Paraguayan lawmakers have impeached Paraguayan president Fernando Lugo over his handling of a deadly land dispute, prompting an angry din across Latin America and refusals to recognize his successor.
In a 39-to-4 vote on Friday, Paraguayan senators found Lugo, a 61-year-old former Catholic priest with a string of outstanding paternity cases, guilty of performing his duties badly during a land dispute last week that left 17 people dead.
An hour later, to cheers inside the Paraguayan Congress and angry clashes outside, 49-year-old former Paraguayan vice president Federico Franco was sworn in as the new leader of one of Latin America’s poorest nations.
“The process took place in a manner that was a little bit quick and it took me and all Paraguayans by surprise,” Franco said, hours after taking the oath of office and as he set about swearing in new ministers.
Police, some on horseback, had used tear gas and water cannons to beat back crowds of thousands outside Congress chanting: “Lugo, president,” and tearing down fences.
Lugo — who rose to power in 2008 as a champion of the poor, ending more than six decades of rule by the right-wing Colorado Party — called for calm in a brief speech before leaving the presidential palace.
“I submit to the decision of Congress,” Lugo said, adding that “the history of Paraguay and its democracy have been deeply wounded.”
“Today I retire as president, but not as a Paraguayan citizen,” he said. “May the blood of the just not be spilled.”
Holed up in the palace earlier while events in the Senate took their course, he said the lawmakers’ action was “more than a coup d’etat — it’s a parliamentary coup dressed up as a legal procedure.”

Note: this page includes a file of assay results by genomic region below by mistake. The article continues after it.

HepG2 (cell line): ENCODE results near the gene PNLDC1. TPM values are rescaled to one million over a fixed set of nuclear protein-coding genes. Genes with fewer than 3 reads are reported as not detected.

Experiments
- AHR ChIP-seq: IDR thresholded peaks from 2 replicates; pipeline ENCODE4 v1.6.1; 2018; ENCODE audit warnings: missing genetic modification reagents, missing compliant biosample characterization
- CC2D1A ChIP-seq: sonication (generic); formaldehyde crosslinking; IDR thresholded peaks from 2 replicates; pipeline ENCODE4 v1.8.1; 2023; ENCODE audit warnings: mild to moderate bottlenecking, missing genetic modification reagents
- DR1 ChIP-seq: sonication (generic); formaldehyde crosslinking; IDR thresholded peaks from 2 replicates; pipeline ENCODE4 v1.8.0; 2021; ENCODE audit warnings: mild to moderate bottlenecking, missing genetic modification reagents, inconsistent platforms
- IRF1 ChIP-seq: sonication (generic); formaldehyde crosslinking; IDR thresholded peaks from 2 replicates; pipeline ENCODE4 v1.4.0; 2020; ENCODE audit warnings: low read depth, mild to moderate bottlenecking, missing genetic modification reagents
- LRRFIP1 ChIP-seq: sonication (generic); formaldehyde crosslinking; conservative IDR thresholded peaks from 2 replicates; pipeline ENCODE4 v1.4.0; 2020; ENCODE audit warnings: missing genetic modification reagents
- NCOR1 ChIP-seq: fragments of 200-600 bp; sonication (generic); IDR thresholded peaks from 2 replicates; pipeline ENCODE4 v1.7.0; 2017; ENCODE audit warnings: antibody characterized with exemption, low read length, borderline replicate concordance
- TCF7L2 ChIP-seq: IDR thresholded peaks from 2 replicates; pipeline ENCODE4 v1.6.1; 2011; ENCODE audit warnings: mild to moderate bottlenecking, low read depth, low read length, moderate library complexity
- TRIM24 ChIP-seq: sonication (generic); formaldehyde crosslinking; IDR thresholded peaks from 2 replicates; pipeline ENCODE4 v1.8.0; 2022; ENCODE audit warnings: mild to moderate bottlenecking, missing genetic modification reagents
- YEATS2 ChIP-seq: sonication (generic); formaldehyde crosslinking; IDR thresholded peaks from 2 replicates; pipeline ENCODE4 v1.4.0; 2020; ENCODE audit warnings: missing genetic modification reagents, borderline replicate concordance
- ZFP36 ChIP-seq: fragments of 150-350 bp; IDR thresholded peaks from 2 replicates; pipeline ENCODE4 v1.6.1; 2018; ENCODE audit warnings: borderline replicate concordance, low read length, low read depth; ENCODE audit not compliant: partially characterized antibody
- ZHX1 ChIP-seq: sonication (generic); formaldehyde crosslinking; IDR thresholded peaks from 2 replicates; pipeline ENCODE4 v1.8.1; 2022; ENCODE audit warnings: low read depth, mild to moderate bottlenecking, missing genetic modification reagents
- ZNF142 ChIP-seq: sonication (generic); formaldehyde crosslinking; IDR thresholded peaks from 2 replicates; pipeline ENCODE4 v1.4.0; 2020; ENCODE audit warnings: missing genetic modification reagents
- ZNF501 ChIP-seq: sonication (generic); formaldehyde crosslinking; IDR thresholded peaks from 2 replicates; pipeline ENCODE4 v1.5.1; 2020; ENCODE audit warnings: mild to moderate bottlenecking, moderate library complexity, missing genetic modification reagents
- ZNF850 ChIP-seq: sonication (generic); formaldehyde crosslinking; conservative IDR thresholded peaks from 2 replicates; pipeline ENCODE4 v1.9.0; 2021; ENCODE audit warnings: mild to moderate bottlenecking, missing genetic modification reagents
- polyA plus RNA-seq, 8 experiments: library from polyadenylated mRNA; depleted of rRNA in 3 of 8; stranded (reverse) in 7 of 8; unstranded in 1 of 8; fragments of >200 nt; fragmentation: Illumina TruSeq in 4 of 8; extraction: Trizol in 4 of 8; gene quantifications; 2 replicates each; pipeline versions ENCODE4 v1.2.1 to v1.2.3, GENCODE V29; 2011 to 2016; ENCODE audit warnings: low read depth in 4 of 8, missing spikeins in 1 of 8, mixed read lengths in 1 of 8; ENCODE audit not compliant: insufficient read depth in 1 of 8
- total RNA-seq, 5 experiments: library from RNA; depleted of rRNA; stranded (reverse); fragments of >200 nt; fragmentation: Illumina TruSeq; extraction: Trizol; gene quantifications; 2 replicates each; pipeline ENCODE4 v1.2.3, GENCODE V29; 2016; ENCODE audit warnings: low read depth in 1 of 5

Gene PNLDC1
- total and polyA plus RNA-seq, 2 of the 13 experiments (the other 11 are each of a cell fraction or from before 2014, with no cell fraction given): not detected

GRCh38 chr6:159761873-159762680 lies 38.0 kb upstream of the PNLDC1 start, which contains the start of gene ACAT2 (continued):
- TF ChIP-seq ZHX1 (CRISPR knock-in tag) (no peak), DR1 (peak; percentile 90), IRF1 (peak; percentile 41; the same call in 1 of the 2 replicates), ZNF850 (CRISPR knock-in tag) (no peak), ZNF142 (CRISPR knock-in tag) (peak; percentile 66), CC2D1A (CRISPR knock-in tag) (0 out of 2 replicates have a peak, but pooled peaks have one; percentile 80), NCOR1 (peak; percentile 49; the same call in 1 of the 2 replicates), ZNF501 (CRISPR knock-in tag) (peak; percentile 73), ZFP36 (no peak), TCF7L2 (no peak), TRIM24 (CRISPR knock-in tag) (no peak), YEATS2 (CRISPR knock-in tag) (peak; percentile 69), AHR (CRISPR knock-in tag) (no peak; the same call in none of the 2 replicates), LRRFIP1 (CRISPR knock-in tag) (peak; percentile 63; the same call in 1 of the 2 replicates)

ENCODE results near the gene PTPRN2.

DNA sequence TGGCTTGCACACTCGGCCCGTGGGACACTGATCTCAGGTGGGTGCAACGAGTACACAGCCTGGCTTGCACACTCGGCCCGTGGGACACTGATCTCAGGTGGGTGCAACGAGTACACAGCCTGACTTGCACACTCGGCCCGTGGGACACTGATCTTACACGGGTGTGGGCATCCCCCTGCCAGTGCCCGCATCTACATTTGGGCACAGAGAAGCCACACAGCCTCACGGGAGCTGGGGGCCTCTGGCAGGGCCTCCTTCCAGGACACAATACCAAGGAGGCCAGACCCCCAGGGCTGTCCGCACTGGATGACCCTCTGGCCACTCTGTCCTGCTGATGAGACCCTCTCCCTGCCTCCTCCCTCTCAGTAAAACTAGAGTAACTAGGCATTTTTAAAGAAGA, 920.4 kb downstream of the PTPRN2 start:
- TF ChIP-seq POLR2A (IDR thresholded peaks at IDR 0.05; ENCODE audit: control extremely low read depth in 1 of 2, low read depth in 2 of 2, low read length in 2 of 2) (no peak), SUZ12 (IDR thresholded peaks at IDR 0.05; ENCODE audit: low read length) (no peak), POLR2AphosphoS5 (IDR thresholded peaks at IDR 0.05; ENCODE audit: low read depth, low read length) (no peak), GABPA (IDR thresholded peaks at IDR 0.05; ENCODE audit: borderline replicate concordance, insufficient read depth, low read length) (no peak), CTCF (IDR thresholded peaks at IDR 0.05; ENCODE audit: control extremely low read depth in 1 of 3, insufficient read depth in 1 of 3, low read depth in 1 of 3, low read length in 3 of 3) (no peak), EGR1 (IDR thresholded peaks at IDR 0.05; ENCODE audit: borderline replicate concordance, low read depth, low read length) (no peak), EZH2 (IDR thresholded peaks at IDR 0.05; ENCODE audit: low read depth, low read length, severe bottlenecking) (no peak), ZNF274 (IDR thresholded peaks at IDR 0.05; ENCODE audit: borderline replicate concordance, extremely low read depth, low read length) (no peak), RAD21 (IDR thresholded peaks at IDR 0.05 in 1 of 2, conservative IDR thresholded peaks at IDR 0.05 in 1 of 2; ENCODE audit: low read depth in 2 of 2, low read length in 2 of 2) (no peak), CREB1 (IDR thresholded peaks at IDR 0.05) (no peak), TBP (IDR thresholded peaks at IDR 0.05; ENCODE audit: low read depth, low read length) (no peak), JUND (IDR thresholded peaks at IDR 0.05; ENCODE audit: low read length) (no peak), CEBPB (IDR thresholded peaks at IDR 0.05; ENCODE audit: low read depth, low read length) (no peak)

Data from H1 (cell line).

A torrent of furious responses poured in from across the region, not just from traditional leftist allies like Bolivia, Nicaragua and Venezuela, but also from centrist and right-wing governments in Argentina and Chile.
“Without any doubt there has been a coup d’etat in Paraguay. It is unacceptable,” Argentine President Cristina Fernandez said.
She added that the issue would be discussed next week at a summit of the South American trade bloc Mercosur, which includes Argentina, Brazil, Paraguay and Uruguay.
“In the name of the Venezuelan people and as head of state, Venezuela does not recognize this worthless, illegal and illegitimate government that has been installed in Asuncion,” Venezuelan President Hugo Chavez said, in words echoed by Bolivian and Nicaraguan leaders.
Peruvian President Ollanta Humala called the move a “setback to the democratic process in the region.”
Even in Santiago, where Sebastian Pinera is Chile’s first right-wing president since the late dictator Augusto Pinochet left office, there was disbelief.
The impeachment “did not fulfill the minimum requirements for this type of procedure,” Chilean Foreign Minister Alfredo Moreno said on national TV.